# Is it okay to ignore all other branches except principal values?

I took only a first course of complex analysis.

I have learned some multi-valued functions which consistently extend the classical real functions such as Log and Trigonometric functions.

However, I don't see any advantage of considering all the braches. I think it's really convenient to consider $(-\pi,\pi]$ branch so that I can treat those multi-valued function as single-valued functions.

Moreover, it's written in wikipedia that if one knows Riemann Surface, there is no need to separate branches.

Is it okay to just not consider all branches , but to focus on the Principal values?

$\log(z)$ is a smooth multivalued function; it is everywhere differentiable. This is a rather nice feature for doing calculus, complex analysis in particular, because many theorems and calculations only work for continuous or differentiable functions.

For example, $\log(z)$ is an antiderivative of $1/z$ on the whole of the complex plane excluding the origin. $\mathop{\mathrm{Log}}(z)$ is not.

Sometimes, discontinuity is a bigger pain than multivaluedness.

Sometimes you can even have your cake and eat it too: sometimes you work in a domain that intersects the negative real axis, but does not surround the origin. In such a case, you can pick a branch cut for $\log(z)$ in which the logarithm is single-valued and differentiable. You can't do that if you only allow yourself to ever use the principal value.

• Do you mean "a" branch cut of $log(z)$ by an antiderivative of $1/z$? – Rubertos Sep 13 '14 at 6:27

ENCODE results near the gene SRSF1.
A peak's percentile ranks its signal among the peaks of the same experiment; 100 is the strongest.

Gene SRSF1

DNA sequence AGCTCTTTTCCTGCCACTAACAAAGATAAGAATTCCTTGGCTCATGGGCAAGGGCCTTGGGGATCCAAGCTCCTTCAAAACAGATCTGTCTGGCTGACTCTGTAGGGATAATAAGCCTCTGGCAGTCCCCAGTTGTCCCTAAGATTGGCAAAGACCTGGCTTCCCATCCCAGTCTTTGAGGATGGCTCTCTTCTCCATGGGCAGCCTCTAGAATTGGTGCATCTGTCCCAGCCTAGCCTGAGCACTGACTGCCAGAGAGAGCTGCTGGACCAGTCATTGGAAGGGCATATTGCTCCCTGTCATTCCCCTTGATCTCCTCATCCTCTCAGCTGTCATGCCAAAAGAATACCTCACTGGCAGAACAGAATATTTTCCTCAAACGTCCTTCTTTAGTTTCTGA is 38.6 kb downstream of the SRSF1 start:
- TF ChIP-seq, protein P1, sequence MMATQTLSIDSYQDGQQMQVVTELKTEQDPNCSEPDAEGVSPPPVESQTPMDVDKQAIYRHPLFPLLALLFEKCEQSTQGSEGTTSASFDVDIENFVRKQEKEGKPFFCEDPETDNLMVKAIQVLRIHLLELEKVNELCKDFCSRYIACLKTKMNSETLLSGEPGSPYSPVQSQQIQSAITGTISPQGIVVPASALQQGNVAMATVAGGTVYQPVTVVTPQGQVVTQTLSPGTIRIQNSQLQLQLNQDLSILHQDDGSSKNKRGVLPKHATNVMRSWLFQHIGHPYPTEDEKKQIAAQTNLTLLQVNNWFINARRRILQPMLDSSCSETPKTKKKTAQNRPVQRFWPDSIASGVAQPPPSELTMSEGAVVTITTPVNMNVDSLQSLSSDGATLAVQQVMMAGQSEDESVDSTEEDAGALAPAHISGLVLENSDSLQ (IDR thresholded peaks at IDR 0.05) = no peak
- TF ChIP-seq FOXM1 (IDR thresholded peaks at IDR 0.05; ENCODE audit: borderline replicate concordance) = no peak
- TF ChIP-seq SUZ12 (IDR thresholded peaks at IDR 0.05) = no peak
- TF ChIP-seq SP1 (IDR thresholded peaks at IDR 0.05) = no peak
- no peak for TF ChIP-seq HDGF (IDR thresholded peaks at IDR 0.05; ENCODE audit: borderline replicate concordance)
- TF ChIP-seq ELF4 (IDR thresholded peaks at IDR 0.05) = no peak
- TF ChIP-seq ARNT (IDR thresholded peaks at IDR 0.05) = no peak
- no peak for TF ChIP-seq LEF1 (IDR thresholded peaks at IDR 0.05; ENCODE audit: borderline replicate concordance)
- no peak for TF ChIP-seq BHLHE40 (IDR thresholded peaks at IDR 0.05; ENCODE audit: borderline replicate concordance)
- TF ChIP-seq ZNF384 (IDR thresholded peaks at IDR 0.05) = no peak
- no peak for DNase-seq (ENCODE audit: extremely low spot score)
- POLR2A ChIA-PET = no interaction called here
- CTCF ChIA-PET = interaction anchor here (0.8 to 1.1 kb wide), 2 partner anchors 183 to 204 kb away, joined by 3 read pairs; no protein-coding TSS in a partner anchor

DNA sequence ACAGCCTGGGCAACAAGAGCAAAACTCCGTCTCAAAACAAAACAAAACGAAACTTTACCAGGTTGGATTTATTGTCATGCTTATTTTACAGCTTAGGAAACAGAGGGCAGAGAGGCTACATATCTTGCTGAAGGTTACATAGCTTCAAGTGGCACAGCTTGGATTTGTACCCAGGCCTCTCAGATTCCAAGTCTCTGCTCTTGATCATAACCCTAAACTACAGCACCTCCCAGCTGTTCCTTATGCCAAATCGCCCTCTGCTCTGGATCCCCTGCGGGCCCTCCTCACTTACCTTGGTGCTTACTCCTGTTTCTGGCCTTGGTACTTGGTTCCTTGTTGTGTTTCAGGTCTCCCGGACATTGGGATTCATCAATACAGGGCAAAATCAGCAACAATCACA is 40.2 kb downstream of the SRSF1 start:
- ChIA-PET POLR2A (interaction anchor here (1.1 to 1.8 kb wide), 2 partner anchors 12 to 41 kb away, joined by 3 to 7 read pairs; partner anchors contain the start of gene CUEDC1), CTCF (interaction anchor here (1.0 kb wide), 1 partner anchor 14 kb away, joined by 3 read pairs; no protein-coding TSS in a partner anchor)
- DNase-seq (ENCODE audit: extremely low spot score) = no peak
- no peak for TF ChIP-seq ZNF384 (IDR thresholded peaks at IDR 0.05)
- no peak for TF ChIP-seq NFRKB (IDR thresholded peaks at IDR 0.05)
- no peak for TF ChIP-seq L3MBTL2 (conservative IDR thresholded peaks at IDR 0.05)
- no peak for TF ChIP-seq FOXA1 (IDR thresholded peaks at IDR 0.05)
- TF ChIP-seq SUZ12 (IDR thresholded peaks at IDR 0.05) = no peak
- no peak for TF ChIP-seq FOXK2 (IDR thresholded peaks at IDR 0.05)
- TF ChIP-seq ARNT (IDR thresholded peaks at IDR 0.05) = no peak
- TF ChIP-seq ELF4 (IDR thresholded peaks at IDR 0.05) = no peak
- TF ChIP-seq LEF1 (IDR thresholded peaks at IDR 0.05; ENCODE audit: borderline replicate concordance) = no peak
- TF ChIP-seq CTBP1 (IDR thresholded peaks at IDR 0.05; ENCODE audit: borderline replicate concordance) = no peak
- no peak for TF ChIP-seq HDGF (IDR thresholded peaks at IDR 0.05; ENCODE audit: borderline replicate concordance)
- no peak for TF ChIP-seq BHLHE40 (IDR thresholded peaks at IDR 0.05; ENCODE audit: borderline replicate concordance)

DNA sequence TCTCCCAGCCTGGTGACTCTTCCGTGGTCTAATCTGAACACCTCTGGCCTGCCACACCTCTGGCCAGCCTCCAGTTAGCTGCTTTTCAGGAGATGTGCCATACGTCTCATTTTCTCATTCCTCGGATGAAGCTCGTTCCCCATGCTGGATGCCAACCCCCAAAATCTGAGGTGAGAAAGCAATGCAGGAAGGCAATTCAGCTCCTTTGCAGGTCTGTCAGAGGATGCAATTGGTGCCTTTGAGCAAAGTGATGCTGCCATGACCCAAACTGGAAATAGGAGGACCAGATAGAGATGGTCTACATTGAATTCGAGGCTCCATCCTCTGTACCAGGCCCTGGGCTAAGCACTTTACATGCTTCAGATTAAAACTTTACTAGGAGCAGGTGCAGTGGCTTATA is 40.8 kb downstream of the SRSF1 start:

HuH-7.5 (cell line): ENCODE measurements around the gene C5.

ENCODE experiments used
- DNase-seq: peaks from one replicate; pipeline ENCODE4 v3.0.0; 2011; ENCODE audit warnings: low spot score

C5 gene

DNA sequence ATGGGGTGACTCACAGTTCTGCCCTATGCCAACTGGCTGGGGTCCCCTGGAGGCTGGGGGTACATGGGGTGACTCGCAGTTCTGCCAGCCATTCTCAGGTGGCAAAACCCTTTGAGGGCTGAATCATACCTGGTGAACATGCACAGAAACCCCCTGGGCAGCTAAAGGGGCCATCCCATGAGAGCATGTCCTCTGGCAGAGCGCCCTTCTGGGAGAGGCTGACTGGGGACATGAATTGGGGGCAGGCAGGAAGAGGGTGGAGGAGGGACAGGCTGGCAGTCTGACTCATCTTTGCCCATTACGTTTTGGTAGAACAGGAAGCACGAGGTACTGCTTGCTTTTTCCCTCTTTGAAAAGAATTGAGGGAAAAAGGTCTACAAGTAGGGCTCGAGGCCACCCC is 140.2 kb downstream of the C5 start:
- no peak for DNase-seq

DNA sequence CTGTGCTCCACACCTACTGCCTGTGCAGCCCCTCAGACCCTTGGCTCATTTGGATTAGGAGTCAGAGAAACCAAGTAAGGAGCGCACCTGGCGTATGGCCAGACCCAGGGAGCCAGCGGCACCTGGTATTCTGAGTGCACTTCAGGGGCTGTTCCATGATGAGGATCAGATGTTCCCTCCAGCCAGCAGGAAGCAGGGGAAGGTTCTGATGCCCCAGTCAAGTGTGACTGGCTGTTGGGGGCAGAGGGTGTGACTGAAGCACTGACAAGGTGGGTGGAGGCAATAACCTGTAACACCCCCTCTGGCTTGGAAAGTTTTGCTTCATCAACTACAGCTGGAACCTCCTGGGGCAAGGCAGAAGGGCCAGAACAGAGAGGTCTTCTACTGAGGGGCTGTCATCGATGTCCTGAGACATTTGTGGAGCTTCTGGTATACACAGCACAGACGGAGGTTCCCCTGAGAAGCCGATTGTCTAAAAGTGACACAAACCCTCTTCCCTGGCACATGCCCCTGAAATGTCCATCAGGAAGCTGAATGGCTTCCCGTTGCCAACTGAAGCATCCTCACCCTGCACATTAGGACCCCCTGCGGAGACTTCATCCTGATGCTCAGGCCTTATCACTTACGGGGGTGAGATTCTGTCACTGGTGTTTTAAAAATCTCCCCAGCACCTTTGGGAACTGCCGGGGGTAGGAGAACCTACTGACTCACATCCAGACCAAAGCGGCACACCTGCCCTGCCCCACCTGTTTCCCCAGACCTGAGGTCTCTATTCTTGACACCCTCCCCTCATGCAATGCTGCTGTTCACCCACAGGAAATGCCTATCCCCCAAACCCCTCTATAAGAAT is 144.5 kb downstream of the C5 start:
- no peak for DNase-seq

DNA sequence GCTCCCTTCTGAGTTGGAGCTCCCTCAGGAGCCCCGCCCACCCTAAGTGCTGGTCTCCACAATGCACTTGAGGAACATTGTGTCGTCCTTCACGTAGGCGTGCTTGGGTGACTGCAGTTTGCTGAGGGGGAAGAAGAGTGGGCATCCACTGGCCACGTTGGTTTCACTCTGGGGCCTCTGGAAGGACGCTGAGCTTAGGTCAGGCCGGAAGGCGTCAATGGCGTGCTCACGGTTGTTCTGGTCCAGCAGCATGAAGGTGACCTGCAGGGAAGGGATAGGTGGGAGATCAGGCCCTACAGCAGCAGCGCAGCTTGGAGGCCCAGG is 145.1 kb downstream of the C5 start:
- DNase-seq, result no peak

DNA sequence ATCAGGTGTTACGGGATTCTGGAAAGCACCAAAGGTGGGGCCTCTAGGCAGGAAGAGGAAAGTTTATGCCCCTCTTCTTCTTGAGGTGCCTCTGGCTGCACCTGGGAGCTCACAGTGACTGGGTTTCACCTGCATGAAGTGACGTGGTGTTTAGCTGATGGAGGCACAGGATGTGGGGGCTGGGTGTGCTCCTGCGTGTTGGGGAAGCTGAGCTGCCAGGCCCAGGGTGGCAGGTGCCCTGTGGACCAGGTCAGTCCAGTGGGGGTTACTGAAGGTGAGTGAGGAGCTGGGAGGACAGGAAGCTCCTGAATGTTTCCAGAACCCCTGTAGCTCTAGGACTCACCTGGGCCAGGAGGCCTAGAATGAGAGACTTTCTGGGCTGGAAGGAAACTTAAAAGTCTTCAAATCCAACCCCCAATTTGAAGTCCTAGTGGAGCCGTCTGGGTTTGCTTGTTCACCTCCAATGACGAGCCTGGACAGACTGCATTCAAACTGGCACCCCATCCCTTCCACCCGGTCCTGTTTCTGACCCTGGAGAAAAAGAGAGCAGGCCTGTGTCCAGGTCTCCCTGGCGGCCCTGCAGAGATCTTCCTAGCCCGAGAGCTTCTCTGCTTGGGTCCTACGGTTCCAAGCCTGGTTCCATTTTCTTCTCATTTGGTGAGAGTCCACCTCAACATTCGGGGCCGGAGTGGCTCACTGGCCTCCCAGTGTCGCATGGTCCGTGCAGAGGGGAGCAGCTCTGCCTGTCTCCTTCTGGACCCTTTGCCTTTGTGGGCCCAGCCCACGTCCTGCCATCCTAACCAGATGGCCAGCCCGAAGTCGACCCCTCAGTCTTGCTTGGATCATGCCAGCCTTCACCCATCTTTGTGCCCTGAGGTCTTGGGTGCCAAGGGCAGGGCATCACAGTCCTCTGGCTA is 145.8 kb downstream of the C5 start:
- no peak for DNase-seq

• And what do you mean $log(z)$ is differentiable everywhere? Do you mean "we can choose a branch of $log(z)$ which differentiable at a given point"? – Rubertos Sep 13 '14 at 6:29
• @Rubertos: It need to be filled in with a suitable definition of derivative for a multi-valued function. There are surely standard ways to go about this, although I can't say I've encountered it. Probably something to do with sheaves and/or Riemann surfaces. One natural definition that does spring to mind is to define the derivative as the multivalued function whose values at any point are given by looking at every branch of the original function and taking the derivative on the branch. In the case of $\log(z)$, you have that the derivative on every branch is $1/z$. – Hurkyl Sep 13 '14 at 6:43
• But really, at my depth of knowledge of complex analysis, the "derivative of a multi-valued function" is a motivational idea rather than a precise idea, and gets turned into a precise statement in an ad-hoc fashion as I'm working on a problem and I want to use that idea. – Hurkyl Sep 13 '14 at 6:45
• Now I clearly got it. Thank you very much :) – Rubertos Sep 13 '14 at 6:46